Ageless Ajanta - Still Inspiring

Ageless Ajanta - Still Inspiring
India’s newest currency note, the largest denomination released since India’s independence, is a brave effort to cleanse India from decades of corruption. The design of this currency note follows the conventional norms of national iconography paying homage to Gandhiji and the Ashokan pillar of the 3rd century BC. The design zooms to the present saluting the Mangalayaan Mars orbiter Mission that has made the nation proud. 

What few know, however, is the inspiration behind the lovely panel of small motifs on the reverse of the currency note. This is the design language of ancient India found in the 3rd century AD Ajanta caves. The carvings and paintings at Ajanta date back to the beginning of classical Indian art. These caves are mesmerizing especially with paintings that take us back in time, all the way to the 2nd century BC through to the 6th century AD. They were accidentally discovered in 1819 by a British cavalryman during a tiger hunt. The sheer force of the stunning paintings and sculptures created a sensation in the world.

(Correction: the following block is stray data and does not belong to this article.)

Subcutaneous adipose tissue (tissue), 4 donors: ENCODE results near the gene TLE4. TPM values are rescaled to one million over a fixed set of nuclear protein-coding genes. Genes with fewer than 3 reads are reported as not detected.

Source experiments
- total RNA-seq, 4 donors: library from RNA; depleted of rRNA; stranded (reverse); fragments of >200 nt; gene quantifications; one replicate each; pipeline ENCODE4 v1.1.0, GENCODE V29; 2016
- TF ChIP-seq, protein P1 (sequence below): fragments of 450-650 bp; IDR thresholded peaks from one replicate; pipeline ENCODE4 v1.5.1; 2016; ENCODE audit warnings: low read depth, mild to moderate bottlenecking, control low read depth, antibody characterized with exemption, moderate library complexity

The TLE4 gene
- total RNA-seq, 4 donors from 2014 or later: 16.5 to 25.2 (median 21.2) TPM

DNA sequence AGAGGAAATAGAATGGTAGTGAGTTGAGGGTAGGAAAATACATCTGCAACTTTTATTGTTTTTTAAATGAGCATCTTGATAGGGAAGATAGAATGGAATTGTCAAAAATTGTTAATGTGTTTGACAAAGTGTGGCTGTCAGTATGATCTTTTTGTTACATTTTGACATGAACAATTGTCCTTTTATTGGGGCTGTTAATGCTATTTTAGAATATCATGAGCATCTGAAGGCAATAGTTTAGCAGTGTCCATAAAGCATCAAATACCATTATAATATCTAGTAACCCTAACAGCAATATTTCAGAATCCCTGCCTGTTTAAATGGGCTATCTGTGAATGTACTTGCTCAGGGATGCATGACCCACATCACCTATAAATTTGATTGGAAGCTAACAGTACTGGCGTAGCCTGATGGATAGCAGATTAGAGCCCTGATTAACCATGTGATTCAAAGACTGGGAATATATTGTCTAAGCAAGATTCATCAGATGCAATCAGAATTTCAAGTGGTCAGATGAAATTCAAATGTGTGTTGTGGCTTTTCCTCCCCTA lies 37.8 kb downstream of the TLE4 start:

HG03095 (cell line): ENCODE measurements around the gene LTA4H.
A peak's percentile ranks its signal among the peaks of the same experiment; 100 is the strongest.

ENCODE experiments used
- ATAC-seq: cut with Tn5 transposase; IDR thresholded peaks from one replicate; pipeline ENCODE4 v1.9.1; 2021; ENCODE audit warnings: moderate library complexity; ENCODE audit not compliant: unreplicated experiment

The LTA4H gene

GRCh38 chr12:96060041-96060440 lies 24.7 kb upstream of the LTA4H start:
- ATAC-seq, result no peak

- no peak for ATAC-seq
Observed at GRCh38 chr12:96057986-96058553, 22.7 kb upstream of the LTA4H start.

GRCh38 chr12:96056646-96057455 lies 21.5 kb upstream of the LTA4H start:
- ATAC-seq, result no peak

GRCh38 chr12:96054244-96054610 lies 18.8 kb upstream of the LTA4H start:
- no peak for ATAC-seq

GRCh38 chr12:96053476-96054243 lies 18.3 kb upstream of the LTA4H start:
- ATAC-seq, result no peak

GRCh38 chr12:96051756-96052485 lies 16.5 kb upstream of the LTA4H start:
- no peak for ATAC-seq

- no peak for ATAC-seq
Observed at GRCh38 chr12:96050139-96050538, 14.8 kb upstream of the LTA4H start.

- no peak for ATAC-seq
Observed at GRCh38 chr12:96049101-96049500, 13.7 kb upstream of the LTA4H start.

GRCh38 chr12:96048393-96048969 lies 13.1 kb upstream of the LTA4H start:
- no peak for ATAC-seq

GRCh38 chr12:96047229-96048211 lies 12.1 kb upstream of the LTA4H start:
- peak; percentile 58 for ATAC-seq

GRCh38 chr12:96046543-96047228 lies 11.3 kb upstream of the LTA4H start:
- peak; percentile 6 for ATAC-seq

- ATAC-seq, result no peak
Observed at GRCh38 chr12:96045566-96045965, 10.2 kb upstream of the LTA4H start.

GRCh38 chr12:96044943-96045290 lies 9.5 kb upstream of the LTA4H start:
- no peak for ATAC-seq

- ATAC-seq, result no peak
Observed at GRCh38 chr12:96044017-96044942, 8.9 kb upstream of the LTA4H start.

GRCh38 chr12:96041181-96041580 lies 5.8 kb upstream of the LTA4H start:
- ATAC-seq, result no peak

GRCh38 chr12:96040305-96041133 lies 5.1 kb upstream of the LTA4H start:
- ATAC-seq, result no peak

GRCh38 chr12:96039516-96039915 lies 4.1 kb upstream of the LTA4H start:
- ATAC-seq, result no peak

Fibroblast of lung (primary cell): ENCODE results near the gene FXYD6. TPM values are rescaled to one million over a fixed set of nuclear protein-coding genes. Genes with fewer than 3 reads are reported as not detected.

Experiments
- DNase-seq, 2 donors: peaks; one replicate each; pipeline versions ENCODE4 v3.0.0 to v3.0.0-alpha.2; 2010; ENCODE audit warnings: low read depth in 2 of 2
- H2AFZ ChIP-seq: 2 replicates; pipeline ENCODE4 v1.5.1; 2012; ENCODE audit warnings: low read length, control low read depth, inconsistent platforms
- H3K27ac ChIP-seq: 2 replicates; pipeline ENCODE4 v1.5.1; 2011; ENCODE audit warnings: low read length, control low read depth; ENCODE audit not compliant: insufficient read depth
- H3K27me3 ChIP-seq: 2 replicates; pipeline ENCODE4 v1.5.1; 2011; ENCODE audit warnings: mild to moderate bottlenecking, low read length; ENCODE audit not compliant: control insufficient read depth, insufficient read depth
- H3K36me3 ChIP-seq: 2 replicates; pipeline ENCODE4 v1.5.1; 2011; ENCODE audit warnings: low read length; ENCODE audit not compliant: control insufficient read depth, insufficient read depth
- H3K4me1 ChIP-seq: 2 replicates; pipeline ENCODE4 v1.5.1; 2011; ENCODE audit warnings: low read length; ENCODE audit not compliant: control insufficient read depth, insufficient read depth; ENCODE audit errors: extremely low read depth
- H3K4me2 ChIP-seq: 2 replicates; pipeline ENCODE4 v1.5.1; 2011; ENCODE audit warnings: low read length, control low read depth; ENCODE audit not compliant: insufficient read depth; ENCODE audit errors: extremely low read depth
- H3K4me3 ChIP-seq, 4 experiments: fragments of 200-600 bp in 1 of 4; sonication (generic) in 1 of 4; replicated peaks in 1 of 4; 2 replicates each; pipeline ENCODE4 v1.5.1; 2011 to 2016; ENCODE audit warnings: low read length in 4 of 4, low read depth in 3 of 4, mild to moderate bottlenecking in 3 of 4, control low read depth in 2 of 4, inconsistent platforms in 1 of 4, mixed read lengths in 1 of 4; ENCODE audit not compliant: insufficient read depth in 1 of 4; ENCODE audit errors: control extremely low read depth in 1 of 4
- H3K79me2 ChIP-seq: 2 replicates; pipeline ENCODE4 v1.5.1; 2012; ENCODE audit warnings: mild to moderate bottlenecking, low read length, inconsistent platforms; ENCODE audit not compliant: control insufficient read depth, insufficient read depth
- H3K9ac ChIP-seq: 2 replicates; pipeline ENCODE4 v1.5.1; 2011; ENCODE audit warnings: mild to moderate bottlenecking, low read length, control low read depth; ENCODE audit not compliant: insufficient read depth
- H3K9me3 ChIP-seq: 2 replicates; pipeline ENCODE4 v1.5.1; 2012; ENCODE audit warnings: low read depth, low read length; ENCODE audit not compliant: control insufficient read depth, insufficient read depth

Block scan of Kilol of the popular medallion design inspired by the Ajanta Caves

The strength of this ancient design language is unchanged in our changing times. These paintings of the golden geese, lotuses, and elephants are from the ceiling of these caves and what first attracted me to the world of design. These designs have been used on stamps, citations, medals and it is a matter of pride to see this design language still relevant in the intersection of the past and present.

Popular medallion design used by Kilol and directly inspired by the Ajanta Caves